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Westminster council consults on policy to counter effects of office-to-homes conversions

Out-Law News | 17 Dec 2014 | 4:44 pm | 1 min. read

Westminster Council has opened a consultation into potential alterations to its local plan aimed at maintaining the balance between commercial and residential uses in the borough in the face of an increase in conversions of offices to homes.

In a document published this week (27-page / 3.5 MB PDF), the Council has proposed to introduce a policy requiring that certain schemes replacing office floorspace with residential floorspace must be accompanied by the provision of "an equivalent amount" of commercial and/or social and community floorspace.

According to the document, the proposed policy would apply where an increase in a building's floorspace of greater than 30% was proposed. Options for the provision of replacement floorspace under the proposed policy would include on- or off-site provision or a financial payment in lieu of provision.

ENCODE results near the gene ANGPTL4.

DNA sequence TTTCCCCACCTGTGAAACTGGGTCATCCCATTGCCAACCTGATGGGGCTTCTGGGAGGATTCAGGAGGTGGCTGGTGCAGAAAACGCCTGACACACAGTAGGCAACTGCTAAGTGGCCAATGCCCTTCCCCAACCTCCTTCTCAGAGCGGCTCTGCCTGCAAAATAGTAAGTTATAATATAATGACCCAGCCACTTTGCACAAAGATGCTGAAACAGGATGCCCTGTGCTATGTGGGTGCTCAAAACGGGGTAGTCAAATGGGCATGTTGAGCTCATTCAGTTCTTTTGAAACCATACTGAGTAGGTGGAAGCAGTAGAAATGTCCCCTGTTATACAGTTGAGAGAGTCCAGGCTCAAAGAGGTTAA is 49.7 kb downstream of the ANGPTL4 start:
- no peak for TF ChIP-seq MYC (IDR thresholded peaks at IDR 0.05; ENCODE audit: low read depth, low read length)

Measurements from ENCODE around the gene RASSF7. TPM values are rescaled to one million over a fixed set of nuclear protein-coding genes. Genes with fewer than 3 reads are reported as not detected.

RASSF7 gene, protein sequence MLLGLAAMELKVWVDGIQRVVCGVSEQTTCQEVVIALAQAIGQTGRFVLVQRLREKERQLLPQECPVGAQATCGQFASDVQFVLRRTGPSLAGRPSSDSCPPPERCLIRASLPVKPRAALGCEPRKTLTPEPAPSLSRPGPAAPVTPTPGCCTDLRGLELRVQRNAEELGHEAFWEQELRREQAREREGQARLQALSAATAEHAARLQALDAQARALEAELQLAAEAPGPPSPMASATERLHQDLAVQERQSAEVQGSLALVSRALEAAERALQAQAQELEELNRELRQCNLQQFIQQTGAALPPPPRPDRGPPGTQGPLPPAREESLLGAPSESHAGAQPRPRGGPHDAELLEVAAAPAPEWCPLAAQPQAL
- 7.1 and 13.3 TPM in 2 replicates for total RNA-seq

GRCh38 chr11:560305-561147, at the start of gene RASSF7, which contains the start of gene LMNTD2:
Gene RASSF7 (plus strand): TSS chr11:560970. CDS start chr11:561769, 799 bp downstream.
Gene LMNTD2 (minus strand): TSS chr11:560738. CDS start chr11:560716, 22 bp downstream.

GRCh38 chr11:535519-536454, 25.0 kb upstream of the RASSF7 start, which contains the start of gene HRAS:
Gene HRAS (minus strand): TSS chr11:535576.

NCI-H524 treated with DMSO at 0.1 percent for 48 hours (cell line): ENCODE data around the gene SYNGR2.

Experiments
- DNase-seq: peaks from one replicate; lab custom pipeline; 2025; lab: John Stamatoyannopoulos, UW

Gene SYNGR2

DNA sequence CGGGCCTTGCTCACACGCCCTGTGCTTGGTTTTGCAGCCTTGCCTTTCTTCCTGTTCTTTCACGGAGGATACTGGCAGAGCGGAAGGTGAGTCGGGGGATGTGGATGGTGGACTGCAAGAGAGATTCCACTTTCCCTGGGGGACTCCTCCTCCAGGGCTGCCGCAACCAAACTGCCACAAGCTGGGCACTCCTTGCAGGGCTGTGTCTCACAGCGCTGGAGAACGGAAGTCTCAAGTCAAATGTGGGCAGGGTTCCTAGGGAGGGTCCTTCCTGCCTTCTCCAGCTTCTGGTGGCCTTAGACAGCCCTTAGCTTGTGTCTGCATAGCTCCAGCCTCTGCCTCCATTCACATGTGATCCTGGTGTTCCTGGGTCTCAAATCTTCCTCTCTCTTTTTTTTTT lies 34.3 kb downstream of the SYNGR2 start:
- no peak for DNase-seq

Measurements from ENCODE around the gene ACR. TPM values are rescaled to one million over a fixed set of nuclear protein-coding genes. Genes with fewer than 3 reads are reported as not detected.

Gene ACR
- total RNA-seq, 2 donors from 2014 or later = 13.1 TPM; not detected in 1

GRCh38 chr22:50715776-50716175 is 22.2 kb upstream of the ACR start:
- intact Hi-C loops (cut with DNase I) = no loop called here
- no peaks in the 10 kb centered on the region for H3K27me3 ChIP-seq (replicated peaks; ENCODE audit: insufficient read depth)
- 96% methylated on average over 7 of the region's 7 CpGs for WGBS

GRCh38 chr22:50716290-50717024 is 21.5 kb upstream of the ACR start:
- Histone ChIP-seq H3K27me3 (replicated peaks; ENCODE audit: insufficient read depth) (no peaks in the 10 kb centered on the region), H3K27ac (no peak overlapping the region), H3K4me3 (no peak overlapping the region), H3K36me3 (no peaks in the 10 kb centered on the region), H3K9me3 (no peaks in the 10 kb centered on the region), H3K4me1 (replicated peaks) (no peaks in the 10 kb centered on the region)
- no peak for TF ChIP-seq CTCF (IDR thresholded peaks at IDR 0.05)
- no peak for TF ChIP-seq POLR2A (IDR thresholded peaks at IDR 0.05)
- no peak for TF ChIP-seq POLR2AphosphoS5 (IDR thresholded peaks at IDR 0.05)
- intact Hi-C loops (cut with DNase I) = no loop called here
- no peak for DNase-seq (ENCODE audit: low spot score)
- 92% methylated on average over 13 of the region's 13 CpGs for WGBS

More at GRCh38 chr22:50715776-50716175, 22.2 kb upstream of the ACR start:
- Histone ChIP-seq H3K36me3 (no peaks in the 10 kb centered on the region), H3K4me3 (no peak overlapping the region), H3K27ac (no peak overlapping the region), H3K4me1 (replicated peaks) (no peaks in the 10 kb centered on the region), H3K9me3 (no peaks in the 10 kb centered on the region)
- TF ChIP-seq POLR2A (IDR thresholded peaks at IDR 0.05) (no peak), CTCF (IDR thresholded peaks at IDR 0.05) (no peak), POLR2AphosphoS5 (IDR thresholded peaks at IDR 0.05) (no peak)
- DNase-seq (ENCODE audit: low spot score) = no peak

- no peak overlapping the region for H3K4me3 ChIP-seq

The UK government introduced a temporary permitted development right in May 2013, allowing developers in most parts of England to convert offices into homes without having to apply to local planning authorities for full permission to do so. A recent paper released by developers' representative group the Westminster Property Association claimed that the resulting trend in the borough for the replacement of office space with luxury flats threatened employment in London.

In the foreword to the Council's consultation document, deputy leader of the Council, councillor Robert Davis said: "While the office market [in Westminster] is still strong, the residential market ... is now outbidding office revenues at levels that would have been unthinkable a decade ago."

"Much of this residential growth has come from a change of use of office stock that cumulatively contributed to Westminster's nationally and internationally important employment base," said Davis. "Westminster needs to grow its commercial floorspace, particularly offices, in order to remain globally competitive. The need to reverse the current trend cannot be overstated given Westminster's role in the London and UK economy." 

The consultation is open until 27 February.